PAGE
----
teachers had initially been asked to accept a no-increase
      contract but won more-generous terms.


      FinCom Chair Karlson noted that Wayland is among only 12
      Massachusetts municipalities with Moody's top bond rating.
      Karlson said she assumes a rate 25 basis points (one-quarter
      of one percent) below that for the next lower rating. But rates
      change rapidly. Two days after the hearing the spread on a
      10-year obligation was 13 basis points.

      Though override supporters sometimes argue that passing
      overrides helps to retain the top bond rating, there are many
      factors in a Moody's decision. A bond rating is ultimately based
      not on how big a budget is but whether a town lives within that
      budget and is in a position to pay its debts.

      Free cash, a measure of a town's fiscal strength and stability
      valued by Moody's, is at 8.7 percent, Karlson said. The goal is to
      remain between 5 and 10 percent.

      -- Michael Short


      Since WVN Newsletter #236 commented on problems resulting
      in incomplete coverage of the March 3 Board of Selectmen
      meeting, citizens and now the board itself have expressed

      Some viewers and readers feared that WayCAM hadn't
      preserved recent meetings. WayCAM assures citizens that it
      maintains an archive of meeting tapes for at least six months
      and has a permanent archive of Town Meetings.

      WVN's article recommended a longer archive period for meeting
      tapes, a need demonstrated recently by the Loker School
      parents' search for documentation of 2007 meetings showing an
      understanding that Happy Hollow School would remain open.

      At the March 17 meeting the selectmen acknowledged that
      citizens value WayCAM live and taped broadcasts of
      governmental meetings. They voted to ask WayCAM to keep an
      archive for at least two years. But at the same time they indicated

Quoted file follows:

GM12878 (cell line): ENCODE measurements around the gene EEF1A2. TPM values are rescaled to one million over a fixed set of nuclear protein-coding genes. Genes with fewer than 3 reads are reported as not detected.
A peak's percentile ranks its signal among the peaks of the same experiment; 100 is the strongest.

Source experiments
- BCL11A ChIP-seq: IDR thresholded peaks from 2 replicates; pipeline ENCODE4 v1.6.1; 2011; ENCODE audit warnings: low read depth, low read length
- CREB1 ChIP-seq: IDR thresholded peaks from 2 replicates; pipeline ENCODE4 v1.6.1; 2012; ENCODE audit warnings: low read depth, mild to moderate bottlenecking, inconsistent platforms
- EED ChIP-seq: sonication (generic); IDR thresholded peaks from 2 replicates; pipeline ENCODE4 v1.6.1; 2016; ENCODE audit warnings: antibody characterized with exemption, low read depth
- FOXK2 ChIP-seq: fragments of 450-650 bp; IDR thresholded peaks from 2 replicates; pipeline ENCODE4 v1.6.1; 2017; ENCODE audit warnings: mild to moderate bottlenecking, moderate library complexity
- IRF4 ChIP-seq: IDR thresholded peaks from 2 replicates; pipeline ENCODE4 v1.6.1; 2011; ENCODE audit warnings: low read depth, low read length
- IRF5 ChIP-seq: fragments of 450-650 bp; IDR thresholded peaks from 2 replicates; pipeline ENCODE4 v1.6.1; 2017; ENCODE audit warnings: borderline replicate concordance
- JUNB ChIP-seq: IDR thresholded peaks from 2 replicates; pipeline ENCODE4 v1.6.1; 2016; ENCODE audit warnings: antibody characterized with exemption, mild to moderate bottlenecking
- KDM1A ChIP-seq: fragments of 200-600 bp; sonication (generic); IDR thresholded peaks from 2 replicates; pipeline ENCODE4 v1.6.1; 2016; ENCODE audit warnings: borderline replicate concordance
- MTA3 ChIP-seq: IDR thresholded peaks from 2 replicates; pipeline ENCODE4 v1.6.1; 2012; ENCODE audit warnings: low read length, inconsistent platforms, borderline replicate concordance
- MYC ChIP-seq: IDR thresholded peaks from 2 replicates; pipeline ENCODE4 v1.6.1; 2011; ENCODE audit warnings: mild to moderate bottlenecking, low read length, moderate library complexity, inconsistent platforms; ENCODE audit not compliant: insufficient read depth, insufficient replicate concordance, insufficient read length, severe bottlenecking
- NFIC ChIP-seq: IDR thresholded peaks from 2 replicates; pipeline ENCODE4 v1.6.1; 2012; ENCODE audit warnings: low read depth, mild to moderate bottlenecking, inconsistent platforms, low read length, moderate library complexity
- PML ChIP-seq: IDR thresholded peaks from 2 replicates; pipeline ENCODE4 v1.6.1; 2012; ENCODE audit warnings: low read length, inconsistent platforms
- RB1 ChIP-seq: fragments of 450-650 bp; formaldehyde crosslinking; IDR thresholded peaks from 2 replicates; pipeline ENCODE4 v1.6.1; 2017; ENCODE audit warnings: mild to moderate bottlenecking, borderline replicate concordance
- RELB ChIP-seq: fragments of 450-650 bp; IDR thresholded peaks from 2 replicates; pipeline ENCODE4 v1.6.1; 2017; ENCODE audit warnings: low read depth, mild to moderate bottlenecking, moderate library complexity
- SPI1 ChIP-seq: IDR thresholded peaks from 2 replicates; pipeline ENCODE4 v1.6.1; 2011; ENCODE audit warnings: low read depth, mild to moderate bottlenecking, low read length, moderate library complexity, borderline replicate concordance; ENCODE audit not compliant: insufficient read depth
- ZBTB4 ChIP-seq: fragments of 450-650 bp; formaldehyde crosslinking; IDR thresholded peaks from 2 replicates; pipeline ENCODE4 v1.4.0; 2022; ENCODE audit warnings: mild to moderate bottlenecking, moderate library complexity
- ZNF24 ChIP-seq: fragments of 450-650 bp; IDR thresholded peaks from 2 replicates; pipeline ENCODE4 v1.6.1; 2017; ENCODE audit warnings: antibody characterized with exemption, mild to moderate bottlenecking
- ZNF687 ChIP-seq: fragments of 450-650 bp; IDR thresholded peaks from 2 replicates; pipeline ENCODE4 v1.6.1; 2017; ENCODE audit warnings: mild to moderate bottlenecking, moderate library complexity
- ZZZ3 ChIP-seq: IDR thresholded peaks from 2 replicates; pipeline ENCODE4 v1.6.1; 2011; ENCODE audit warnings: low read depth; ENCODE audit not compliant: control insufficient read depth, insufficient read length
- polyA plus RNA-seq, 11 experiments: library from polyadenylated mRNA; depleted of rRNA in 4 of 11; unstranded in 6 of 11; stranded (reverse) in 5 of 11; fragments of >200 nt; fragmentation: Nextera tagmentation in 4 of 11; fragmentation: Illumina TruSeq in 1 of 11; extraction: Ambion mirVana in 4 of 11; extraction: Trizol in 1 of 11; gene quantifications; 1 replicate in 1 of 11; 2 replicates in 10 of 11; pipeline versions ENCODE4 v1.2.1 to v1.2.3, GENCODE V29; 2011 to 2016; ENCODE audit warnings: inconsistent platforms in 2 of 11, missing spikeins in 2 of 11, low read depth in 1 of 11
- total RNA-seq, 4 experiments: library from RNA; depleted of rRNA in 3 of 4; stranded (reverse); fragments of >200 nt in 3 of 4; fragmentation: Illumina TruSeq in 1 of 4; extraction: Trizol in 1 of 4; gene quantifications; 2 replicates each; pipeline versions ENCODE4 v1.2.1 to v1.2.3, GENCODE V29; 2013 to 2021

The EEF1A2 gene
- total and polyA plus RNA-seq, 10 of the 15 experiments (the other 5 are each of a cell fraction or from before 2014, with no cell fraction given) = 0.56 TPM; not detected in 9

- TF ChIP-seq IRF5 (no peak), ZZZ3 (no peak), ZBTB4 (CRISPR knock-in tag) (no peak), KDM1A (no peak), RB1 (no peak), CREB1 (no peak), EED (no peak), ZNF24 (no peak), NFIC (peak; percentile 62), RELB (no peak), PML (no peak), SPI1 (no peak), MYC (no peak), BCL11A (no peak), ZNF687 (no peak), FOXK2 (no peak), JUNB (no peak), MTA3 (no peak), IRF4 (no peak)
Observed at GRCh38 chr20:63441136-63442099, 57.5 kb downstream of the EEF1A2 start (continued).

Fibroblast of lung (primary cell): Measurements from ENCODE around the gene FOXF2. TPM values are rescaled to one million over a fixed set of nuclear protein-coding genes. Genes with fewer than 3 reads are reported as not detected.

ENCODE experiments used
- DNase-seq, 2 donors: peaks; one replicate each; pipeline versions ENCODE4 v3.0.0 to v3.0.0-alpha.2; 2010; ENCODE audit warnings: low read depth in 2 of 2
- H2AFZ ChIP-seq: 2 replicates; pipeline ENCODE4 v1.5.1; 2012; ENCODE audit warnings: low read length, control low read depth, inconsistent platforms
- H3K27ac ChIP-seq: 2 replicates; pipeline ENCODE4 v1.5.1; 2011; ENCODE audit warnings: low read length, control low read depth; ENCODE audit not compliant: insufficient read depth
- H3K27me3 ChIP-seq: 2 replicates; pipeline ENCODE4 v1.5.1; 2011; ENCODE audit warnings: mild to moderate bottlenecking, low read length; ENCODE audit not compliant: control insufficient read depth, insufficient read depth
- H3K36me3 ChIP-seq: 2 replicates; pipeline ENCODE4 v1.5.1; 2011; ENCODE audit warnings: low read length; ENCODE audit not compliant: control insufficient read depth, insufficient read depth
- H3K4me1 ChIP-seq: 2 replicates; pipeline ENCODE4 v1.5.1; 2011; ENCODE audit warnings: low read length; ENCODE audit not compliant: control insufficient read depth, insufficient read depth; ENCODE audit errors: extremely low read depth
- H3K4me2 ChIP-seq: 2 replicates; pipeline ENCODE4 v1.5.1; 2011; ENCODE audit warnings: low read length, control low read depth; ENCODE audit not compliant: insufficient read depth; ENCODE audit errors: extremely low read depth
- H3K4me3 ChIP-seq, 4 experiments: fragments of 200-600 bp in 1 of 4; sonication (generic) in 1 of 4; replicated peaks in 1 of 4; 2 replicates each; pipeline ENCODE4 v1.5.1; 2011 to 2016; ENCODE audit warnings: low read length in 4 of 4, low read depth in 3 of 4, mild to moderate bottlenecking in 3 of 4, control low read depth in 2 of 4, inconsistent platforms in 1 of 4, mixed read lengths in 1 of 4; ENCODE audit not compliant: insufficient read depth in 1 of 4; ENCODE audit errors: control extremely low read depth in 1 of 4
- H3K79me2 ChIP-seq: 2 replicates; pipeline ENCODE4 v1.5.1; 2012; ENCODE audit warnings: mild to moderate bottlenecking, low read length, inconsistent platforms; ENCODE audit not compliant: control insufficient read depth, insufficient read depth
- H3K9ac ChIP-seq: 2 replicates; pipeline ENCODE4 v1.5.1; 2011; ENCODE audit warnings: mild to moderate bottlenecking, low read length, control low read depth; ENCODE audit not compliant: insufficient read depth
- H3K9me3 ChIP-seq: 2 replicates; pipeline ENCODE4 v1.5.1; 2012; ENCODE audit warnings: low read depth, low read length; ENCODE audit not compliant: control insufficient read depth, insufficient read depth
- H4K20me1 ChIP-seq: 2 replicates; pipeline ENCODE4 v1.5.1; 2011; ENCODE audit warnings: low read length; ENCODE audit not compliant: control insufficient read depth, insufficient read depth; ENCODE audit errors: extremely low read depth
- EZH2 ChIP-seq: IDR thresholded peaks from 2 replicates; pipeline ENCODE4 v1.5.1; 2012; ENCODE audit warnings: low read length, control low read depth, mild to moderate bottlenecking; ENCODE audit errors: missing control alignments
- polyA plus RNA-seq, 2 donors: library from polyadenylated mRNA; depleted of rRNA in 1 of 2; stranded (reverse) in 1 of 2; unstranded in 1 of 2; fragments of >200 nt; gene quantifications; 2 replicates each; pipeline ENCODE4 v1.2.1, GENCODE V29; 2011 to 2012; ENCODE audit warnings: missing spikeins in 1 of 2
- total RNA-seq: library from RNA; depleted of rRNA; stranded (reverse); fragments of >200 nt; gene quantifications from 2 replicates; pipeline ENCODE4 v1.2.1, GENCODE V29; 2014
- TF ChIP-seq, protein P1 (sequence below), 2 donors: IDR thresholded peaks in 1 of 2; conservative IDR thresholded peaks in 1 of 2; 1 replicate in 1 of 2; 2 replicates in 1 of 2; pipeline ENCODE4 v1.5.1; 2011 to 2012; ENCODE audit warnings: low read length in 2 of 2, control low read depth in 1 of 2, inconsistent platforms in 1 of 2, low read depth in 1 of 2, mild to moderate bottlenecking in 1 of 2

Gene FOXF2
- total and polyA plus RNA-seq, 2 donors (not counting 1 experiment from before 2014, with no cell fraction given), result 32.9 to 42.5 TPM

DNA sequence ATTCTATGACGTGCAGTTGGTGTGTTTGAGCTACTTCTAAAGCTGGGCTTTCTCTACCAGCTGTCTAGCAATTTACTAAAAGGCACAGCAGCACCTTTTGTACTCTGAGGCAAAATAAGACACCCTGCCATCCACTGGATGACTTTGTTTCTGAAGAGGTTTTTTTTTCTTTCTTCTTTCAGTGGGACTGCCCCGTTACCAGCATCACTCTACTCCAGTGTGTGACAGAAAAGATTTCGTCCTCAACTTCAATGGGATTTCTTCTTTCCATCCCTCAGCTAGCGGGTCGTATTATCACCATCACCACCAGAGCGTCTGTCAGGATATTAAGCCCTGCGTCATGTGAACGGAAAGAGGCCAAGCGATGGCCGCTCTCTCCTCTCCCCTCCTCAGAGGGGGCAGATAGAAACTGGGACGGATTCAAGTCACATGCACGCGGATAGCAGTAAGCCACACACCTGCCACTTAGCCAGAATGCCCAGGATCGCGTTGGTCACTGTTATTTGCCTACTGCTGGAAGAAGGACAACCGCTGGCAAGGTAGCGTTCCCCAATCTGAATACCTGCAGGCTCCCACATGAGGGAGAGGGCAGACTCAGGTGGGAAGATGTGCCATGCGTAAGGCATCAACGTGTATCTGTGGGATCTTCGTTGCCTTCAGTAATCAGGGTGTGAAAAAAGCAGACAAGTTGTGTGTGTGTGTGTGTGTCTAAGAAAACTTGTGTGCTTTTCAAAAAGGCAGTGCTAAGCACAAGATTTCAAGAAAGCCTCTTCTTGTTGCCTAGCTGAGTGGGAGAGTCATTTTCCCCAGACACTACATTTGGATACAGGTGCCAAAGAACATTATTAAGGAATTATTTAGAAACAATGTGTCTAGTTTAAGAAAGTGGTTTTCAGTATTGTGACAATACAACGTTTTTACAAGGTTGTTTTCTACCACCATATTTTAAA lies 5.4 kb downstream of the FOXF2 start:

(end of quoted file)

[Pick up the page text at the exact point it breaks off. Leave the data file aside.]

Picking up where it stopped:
that WayCAM should bear complete responsibility for the
      operation. This indicates a break with tradition.

      WayCAM is independent of town government and is supported
      by local cable TV revenues.

      Selectman Michael Tichnor said that WayCAM expects added
      revenue from Verizon, the new competitor for Wayland business,
      and should be in charge of "quality control" for taping and

      Selectman Alan Reiss, an engineer, said that $200 in equipment
      could provide the means to create virtually unlimited digital
      storage of meetings.

      The problem of manpower remains. WayCAM says it lacks
      enough volunteers to be at every selectmen's meeting. The
      selectmen say they are busy with town business and aren't
      running a TV production.

      The outcome could be that the town administrator will no longer
      flip the TV controls, as has been the practice since WayCAM
      broadcasts began.

      Incidentally, during this discussion Tichnor accused WVN,
      though not by name, of suggesting that officials "manipulated"
      the tapes. In fact, WVN's summary of the March 3 technical and
      human lapses noted that the meeting was one that the Board
      would have been proud to make available to the public.

      -- Michael Short

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      Wayland Voters Network
      Michael Short, Editor